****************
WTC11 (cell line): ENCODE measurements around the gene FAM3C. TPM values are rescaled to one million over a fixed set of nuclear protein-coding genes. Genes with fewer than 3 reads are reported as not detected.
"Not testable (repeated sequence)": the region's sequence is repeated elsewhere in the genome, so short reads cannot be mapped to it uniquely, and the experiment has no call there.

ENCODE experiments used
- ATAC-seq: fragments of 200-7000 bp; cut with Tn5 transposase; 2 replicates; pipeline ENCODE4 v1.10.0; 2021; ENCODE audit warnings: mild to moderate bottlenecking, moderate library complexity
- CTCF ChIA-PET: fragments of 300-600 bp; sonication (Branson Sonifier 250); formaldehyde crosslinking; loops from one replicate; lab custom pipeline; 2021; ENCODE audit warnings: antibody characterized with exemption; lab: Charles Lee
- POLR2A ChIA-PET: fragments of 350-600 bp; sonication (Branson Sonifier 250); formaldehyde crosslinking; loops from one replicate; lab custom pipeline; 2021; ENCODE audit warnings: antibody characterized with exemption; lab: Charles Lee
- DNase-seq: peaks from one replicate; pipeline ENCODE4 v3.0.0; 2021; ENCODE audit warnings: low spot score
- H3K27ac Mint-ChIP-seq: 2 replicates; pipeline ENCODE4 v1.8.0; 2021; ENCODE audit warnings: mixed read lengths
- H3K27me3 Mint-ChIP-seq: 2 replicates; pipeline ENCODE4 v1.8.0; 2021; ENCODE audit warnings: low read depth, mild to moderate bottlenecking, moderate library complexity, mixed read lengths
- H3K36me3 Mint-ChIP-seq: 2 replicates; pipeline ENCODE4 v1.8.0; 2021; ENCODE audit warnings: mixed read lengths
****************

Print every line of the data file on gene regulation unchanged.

WTC11 (cell line): ENCODE measurements around the gene FAM3C. TPM values are rescaled to one million over a fixed set of nuclear protein-coding genes. Genes with fewer than 3 reads are reported as not detected.
"Not testable (repeated sequence)": the region's sequence is repeated elsewhere in the genome, so short reads cannot be mapped to it uniquely, and the experiment has no call there.

ENCODE experiments used
- ATAC-seq: fragments of 200-7000 bp; cut with Tn5 transposase; 2 replicates; pipeline ENCODE4 v1.10.0; 2021; ENCODE audit warnings: mild to moderate bottlenecking, moderate library complexity
- CTCF ChIA-PET: fragments of 300-600 bp; sonication (Branson Sonifier 250); formaldehyde crosslinking; loops from one replicate; lab custom pipeline; 2021; ENCODE audit warnings: antibody characterized with exemption; lab: Charles Lee
- POLR2A ChIA-PET: fragments of 350-600 bp; sonication (Branson Sonifier 250); formaldehyde crosslinking; loops from one replicate; lab custom pipeline; 2021; ENCODE audit warnings: antibody characterized with exemption; lab: Charles Lee
- DNase-seq: peaks from one replicate; pipeline ENCODE4 v3.0.0; 2021; ENCODE audit warnings: low spot score
- H3K27ac Mint-ChIP-seq: 2 replicates; pipeline ENCODE4 v1.8.0; 2021; ENCODE audit warnings: mixed read lengths
- H3K27me3 Mint-ChIP-seq: 2 replicates; pipeline ENCODE4 v1.8.0; 2021; ENCODE audit warnings: low read depth, mild to moderate bottlenecking, moderate library complexity, mixed read lengths
- H3K36me3 Mint-ChIP-seq: 2 replicates; pipeline ENCODE4 v1.8.0; 2021; ENCODE audit warnings: mixed read lengths